Lets imagine a scenario to demonstrate what this might look like from the manufacturer standpoint. A hearing aid company designs and builds a hearable product that does similar things to other products out there. Maybe it doesn’t amplify in exactly the same way as their conventional HAs, but it addresses the needs of those with milder hearing loss by having programs for hearing in noise, adjustable directionality, media streaming at safe volume levels, and making speaking on a phone easier. The consumers embracing this product become familiar with the brand and hopefully form a strong positive association with them. They download the associated apps to their phones and tablets, and see the brand’s logo every day. Through their increased awareness of this brand, they may become aware of the manufacturer’s other offerings. In their minds, they may arrive at the internal belief of “This product meets my needs for the time being, but eventually I know I’ll need to upgrade to the hearing aid product from this manufacturer.”  In this scenario, the hypothetical customer is not someone who would be purchasing hearing aids at this point in their life, so the manufacturer is not taking away business from themselves. Rather, its likely that if this customer didn’t purchase a product from the manufacturer, they would meet their needs by buying a product from a hearable company.

Many of these points are paralleled when examining the audiology practice’s standpoint. Typically younger patients leave the clinic having been told “Your hearing is poorer than it was, but you’re not ready for a hearing aid yet – let’s just keep an eye on it for now” and no commitment is made on the appointment day. If practices could provide an array of hearable options for the patient to choose from to address their needs discussed above, the client is making a commitment to the practice to return for follow-up services, and will be far more likely to return to that practice when they eventually decide to advance to conventional hearing aids. The absolute extreme example of this scenario is a practice that doesn’t even deal in hearing aids, but just hearables. (This exists already in fact –

So what do you think? Are manufacturers and audiologists missing the boat? Or is jumping into the trend of hearables still too premature?

Raspberry Pi Experimenting: Part I

A Raspberry Pi is a neat little, super-affordable computer that has endless potential uses. For less than $100, and without a ton of technical know-how, people can use them to build anything from weather-monitoring stations, to internet radio streamers, to emulators that let you play your favourite old NES or SEGA games. In fact, some people have even tried building a simple hearing aid using a Raspberry Pi (


A BTE hearing aid powered by a Raspberry Pi.

That last project was what really interested me. I never hoped to produce a $100 hearing aid that could compete with anything available on the market, but I thought that this might be a cool way to learn more about how computers work, computer programming, and hearing aid technology. So about a month ago I ordered a Raspberry Pi to play around with, and hopefully eventually build at least a semi-functional hearing aid device.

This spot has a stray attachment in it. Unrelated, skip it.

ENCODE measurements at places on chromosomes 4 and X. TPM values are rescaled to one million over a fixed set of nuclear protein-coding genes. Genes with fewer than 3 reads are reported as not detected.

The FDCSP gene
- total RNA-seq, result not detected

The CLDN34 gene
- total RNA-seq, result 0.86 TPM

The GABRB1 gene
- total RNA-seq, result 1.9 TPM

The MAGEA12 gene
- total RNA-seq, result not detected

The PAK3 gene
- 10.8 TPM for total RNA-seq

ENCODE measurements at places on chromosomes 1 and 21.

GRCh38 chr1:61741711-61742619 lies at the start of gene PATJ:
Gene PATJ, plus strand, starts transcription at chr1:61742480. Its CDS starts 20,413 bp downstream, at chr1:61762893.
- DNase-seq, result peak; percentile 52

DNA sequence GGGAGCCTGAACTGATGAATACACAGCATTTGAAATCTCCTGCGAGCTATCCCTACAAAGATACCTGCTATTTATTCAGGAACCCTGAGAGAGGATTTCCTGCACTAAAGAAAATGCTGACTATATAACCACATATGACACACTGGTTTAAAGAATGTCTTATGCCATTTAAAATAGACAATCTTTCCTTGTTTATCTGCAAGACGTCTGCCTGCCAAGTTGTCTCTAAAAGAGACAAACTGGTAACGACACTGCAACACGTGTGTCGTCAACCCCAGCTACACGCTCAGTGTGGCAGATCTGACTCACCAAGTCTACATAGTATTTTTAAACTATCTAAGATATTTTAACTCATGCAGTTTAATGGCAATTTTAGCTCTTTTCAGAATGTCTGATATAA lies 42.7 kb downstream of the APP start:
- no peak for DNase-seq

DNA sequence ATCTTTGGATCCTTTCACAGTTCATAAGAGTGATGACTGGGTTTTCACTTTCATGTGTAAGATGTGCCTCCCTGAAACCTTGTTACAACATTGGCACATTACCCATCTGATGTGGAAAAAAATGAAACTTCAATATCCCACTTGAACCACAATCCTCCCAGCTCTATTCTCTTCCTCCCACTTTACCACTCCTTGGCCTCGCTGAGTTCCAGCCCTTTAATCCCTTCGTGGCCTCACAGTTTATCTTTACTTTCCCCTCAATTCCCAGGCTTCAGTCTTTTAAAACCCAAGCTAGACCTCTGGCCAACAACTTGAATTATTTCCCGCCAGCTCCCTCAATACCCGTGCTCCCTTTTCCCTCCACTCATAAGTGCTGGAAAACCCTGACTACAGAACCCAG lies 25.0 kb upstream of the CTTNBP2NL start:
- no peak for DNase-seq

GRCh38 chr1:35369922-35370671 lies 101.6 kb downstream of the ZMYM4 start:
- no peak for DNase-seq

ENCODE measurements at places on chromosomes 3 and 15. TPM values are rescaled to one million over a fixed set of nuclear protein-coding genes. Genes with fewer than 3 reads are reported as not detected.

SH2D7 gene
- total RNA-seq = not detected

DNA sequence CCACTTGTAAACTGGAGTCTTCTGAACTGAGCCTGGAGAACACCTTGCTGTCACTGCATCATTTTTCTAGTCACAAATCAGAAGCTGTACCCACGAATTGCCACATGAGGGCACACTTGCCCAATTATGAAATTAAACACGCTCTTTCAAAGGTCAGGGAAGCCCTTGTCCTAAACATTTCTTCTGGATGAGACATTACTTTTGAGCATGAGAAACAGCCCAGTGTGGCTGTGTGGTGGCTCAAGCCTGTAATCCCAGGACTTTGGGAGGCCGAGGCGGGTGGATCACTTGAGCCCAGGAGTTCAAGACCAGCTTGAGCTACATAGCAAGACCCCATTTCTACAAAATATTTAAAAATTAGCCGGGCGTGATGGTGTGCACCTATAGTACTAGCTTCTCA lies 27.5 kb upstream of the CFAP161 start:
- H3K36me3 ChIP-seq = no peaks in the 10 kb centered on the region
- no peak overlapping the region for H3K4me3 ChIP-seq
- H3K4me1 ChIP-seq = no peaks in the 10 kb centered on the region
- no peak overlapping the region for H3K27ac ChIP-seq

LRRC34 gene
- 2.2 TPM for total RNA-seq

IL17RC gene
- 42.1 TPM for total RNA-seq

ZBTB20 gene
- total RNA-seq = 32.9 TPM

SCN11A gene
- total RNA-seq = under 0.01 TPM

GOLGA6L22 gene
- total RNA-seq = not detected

What I’ve used so far:

  • A Raspberry Pi 3 B. This latest model has built-in WiFi and Bluetooth.
  • A microSD card.
  • A USB microphone.
  • A micro-USB charger, same as my cell phone.
  • An old pair of ear-buds to transmit the sound to my ears.
  • A network cable.
  • Code! I’m no programmer, so for now I’m working with someone else’s hearing aid code (

Now there are ways to set-up a Raspberry Pi that are supposed to be quick and easy, but I didn’t use these methods. They required having a spare HDMI monitor, keyboard, and mouse laying around, which I didn’t have (and the staff at my local library were reluctant to lend me any). So instead, I did what’s called a “Headless” setup. In this method, I had to manually set up the Pi’s SD card, connect it to my router with a cable, and then access the Pi through my own laptop over the internet so I could see the Pi’s “desktop” as a window on my own. None of this should have been particularly difficult, but it took me a long, long time to make my way through each little step. Unfortunately, many of the resources out there assume the reader has a certain level of computer literacy – more than my own at least. Eventually, I made everything work out and had a functional Raspberry Pi.

However, the more difficult parts were yet to come. The Raspberry Pi software includes some of the necessary programs that my code required, but not all of it. So by trial and error, I slowly figured out what I needed, downloaded the incorrect versions, realized my mistakes, and finally had all of the correct software on my Pi to make the code run. To make sure the sound system worked, I ran a quick white noise program I’d found and was feeling pretty good about everything. However, the code for the hearing aid program wasn’t 100% correct so it took some time to figure out what needed to be modified so that it would actually run. Finally, with the deletion of one errant word in line 116 – it worked!